2.5. Hello World (part 4): Licensing and Module Documentation

If you're running kernel 2.4 or later, you might have noticed something like this when you loaded proprietary modules:

# insmod xxxxxx.o
Warning: loading xxxxxx.ko will taint the kernel: no license
  See http://www.tux.org/lkml/#export-tainted for information about tainted modules
Module xxxxxx loaded, with warnings

In kernel 2.4 and later, a mechanism was devised to identify code licensed under the GPL (and friends) so people can be warned that the code is non open-source. This is accomplished by the MODULE_LICENSE() macro which is demonstrated in the next piece of code. By setting the license to GPL, you can keep the warning from being printed. This license mechanism is defined and documented in linux/module.h:
 * The following license idents are currently accepted as indicating free
 * software modules
 *	"GPL"				[GNU Public License v2 or later]
 *	"GPL v2"			[GNU Public License v2]
 *	"GPL and additional rights"	[GNU Public License v2 rights and more]
 *	"Dual BSD/GPL"			[GNU Public License v2
 *					 or BSD license choice]
 *	"Dual MIT/GPL"			[GNU Public License v2
 *					 or MIT license choice]
 *	"Dual MPL/GPL"			[GNU Public License v2
 *					 or Mozilla license choice]
 * The following other idents are available
 *	"Proprietary"			[Non free products]
 * There are dual licensed components, but when running with Linux it is the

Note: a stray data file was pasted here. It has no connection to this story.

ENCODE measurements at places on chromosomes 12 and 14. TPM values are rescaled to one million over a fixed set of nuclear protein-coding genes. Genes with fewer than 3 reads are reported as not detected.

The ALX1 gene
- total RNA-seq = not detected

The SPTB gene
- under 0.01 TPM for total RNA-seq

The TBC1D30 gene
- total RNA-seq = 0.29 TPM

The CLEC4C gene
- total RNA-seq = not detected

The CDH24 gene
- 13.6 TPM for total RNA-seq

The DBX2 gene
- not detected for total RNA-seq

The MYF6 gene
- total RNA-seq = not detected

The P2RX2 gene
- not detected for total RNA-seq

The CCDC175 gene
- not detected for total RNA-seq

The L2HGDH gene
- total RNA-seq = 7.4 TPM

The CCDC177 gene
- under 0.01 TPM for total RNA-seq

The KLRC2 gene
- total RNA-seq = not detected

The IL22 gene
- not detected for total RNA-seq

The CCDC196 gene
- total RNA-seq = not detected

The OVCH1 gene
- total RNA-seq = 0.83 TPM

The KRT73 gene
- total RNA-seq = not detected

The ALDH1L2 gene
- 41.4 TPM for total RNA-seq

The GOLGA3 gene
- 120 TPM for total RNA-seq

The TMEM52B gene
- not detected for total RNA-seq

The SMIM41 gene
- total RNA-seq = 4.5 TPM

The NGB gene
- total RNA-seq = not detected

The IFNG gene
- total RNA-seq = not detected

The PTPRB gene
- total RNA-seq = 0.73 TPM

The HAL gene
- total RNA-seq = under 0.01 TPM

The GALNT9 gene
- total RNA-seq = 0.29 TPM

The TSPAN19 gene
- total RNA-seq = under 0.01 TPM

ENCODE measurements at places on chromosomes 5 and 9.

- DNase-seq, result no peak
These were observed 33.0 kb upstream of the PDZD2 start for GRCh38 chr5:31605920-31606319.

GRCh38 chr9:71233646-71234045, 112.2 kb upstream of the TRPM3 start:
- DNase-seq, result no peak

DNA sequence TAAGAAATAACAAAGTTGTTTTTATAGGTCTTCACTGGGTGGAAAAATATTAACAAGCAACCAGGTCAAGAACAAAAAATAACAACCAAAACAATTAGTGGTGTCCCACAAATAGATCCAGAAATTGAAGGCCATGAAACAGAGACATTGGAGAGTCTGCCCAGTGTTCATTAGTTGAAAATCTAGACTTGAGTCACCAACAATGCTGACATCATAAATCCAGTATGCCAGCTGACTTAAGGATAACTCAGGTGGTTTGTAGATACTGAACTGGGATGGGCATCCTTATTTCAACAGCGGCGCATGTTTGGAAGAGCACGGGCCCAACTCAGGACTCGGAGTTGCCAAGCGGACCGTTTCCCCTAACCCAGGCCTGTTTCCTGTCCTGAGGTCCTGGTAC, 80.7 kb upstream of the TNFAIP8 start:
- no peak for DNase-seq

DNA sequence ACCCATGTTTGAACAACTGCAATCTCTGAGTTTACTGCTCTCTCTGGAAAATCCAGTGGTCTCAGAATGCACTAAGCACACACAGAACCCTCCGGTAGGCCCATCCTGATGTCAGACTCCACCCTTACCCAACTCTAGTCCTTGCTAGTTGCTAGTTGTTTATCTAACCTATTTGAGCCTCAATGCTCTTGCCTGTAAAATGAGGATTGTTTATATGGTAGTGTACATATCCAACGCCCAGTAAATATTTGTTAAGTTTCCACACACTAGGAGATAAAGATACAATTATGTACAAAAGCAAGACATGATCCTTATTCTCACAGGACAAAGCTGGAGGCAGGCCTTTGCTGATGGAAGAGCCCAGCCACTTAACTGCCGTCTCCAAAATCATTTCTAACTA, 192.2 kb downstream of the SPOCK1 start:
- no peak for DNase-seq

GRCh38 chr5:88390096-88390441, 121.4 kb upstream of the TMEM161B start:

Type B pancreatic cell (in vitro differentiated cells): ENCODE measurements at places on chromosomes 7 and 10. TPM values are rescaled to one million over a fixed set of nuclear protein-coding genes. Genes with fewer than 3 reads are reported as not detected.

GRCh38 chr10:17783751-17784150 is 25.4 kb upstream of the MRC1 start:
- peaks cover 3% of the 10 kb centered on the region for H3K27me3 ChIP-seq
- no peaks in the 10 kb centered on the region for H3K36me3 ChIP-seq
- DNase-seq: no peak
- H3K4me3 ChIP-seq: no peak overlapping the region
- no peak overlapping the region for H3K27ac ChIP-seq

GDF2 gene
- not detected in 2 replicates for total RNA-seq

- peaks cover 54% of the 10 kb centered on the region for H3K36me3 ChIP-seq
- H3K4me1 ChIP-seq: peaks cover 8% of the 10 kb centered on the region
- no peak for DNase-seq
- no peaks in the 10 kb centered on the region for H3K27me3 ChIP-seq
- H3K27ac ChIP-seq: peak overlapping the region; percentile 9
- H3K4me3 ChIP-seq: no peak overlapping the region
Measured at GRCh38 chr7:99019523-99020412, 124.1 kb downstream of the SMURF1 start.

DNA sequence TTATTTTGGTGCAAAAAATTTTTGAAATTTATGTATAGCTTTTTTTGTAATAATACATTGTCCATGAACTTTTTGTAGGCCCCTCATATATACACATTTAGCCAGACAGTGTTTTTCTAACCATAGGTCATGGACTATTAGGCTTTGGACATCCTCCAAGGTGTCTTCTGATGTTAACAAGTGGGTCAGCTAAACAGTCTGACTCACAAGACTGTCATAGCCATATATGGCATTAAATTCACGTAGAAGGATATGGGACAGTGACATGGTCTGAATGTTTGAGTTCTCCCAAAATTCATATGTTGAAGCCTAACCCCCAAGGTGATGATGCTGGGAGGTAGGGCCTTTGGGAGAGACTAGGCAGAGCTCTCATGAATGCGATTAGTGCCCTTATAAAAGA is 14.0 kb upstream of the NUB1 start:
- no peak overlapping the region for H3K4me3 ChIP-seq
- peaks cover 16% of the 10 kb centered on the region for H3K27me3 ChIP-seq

* GPL that is relevant so this is a non issue. Similarly LGPL linked with GPL
 * is a GPL combined work.
 * This exists for several reasons
 * 1.	So modinfo can show license info for users wanting to vet their setup 
 *	is free
 * 2.	So the community can ignore bug reports including proprietary modules
 * 3.	So vendors can do likewise based on their own policies

Similarly, MODULE_DESCRIPTION() is used to describe what the module does, MODULE_AUTHOR() declares the module's author, and MODULE_SUPPORTED_DEVICE() declares what types of devices the module supports.

These macros are all defined in linux/module.h and aren't used by the kernel itself. They're simply for documentation and can be viewed by a tool like objdump. As an exercise to the reader, try and search fo these macros in linux/drivers to see how module authors use these macros to document their modules.

I'd recommend to use something like grep -inr MODULE_AUTHOR * in /usr/src/linux-2.6.x/ . People unfamiliar with command line tools will probably like some web base solution, search for sites that offer kernel trees that got indexed with LXR. (or setup it up on your local machine).

Users of traditional Unix editors, like emacs or vi will also find tag files useful. They can be generated by make tags or make TAGS in /usr/src/linux-2.6.x/ . Once you've got such a tagfile in your kerneltree you can put the cursor on some function call and use some key combination to directly jump to the definition function.

Example 2-6. hello-4.c

 *  hello-4.c - Demonstrates module documentation.
#include <linux/module.h>	/* Needed by all modules */
#include <linux/kernel.h>	/* Needed for KERN_INFO */
#include <linux/init.h>		/* Needed for the macros */
#define DRIVER_AUTHOR "Peter Jay Salzman <p@dirac.org>"
#define DRIVER_DESC   "A sample driver"

static int __init init_hello_4(void)
	printk(KERN_INFO "Hello, world 4\n");
	return 0;

static void __exit cleanup_hello_4(void)
	printk(KERN_INFO "Goodbye, world 4\n");


 *  You can use strings, like this:

 * Get rid of taint message by declaring code as GPL. 

 * Or with defines, like this:
MODULE_AUTHOR(DRIVER_AUTHOR);	/* Who wrote this module? */
MODULE_DESCRIPTION(DRIVER_DESC);	/* What does this module do */

 *  This module uses /dev/testdevice.  The MODULE_SUPPORTED_DEVICE macro might
 *  be used in the future to help automatic configuration of modules, but is 
 *  currently unused other than for documentation purposes.